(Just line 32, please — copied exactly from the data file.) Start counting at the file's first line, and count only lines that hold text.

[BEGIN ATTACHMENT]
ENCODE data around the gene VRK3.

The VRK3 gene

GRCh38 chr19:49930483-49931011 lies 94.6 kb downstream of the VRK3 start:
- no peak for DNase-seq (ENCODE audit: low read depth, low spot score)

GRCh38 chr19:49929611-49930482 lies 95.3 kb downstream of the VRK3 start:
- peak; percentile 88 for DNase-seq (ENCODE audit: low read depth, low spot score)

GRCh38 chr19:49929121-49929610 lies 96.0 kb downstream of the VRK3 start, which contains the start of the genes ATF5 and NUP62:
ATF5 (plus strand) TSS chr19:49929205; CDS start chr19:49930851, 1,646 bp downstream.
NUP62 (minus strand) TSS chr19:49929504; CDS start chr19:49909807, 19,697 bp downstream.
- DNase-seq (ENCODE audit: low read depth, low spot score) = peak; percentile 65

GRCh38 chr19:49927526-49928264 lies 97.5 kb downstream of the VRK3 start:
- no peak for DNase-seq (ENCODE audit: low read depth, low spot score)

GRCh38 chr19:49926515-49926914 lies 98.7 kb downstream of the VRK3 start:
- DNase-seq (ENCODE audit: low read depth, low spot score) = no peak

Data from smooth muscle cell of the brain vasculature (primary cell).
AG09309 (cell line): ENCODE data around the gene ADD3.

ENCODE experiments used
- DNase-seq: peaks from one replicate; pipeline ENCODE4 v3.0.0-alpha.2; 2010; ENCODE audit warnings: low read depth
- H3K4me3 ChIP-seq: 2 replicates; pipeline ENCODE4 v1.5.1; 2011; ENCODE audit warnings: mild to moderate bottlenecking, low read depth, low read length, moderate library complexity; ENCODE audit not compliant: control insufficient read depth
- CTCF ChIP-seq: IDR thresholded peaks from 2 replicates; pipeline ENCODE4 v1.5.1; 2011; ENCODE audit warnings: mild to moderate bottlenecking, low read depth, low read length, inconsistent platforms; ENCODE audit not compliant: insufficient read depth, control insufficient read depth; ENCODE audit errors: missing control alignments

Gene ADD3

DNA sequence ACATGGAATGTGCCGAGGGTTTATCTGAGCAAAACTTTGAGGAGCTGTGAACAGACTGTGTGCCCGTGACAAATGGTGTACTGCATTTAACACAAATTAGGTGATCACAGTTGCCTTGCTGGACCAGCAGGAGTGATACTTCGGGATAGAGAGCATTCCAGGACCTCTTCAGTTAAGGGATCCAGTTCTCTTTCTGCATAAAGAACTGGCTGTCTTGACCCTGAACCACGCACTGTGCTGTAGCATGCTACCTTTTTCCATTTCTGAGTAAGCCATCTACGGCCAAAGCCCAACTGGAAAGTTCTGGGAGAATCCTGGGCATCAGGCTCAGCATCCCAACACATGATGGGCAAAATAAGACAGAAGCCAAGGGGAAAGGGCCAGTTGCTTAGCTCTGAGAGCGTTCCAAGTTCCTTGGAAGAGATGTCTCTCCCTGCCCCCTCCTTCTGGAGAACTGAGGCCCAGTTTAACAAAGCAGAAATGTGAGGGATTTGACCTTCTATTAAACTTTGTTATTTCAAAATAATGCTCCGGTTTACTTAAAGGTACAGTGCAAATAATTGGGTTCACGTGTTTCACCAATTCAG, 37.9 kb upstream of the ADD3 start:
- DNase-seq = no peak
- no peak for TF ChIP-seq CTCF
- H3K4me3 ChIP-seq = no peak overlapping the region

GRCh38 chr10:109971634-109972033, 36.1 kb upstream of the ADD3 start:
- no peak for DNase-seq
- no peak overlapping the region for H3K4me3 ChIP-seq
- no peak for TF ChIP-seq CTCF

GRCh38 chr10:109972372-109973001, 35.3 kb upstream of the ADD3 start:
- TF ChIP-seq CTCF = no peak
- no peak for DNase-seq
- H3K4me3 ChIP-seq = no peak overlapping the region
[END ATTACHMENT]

- no peak for DNase-seq